In symmetric encryption (see "Types of data encryption”), a single shared key is used for encryption and decryption. In asymmetric encryption (see "Types of data encryption”), two keys are created: a public key for encryption and a private key for decryption.

For those without a decryption key, encrypted messages are virtually impossible to decipher. However, users with the decryption key can successfully decrypt the data, essentially reversing the encryption process and converting the ciphertext back into unencrypted, readable plain text.

Decryption can also involve an authentication stage, where decrypted data is verified to ensure its integrity and authenticity. This step may include verifying digital signatures, hash functions (see next section) or other forms of authentication to confirm that the data has not been tampered with during transmission. 

Hash functions

Hash functions are closely related to encryption, but these tools address distinct security problems.

Hash functions are a type of cryptographic algorithm that is primarily used for data integrity and authentication. They work by taking an input (or message) and producing a fixed-size string of characters, which are known as a hash value or hash code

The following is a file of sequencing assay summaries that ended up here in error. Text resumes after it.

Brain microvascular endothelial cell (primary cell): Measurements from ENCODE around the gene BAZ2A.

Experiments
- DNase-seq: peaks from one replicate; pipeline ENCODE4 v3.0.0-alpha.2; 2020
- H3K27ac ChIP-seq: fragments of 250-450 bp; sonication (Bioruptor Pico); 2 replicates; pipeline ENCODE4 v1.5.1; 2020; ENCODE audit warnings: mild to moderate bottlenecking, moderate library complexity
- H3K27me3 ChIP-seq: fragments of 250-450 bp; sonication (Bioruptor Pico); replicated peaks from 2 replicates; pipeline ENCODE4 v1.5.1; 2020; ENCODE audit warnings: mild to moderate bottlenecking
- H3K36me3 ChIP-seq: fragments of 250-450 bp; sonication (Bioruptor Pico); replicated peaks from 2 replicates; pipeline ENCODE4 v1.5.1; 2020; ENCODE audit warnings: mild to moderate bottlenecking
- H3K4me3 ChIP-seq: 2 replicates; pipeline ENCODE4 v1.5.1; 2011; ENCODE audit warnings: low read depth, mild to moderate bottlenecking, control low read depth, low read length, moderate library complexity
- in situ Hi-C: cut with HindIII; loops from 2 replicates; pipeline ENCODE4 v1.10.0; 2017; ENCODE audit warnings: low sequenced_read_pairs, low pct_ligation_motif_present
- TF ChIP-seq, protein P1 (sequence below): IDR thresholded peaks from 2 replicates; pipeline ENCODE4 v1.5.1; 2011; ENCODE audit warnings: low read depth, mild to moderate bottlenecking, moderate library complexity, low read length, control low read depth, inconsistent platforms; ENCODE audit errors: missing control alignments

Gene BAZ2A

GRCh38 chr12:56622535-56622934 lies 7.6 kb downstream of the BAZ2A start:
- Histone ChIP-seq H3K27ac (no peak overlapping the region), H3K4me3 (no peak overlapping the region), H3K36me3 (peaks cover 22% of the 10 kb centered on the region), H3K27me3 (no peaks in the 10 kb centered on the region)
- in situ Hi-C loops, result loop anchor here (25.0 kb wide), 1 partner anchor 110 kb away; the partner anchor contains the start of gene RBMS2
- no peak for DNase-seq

Their defining feature is their deterministic nature. Given the same input, a hash function will always produce the same output. This process makes them critical for verifying data integrity. Users can compare hash values before and after transmission or storage. If the hash values match, no one has altered the data. 

While encryption is a reversible process, hash functions are irreversible. It is computationally infeasible to derive the original input data from its hash value alone. For this reason, the primary purpose of hash functions is not to mask sensitive data but to create unique digital fingerprints that cybersecurity professionals can use to verify data integrity and authenticity.


Encryption key management

Key management is critical for effective data encryption. To understand why, consider the example of a safe. If an individual forgets their code to a safe or it ends up in the wrong hands, they risk losing access to their most valuable possessions or having them stolen. 

The same logic applies to cryptographic keys. If organizations don't properly manage their keys, they can lose the ability to decrypt and access data or expose themselves to data breaches.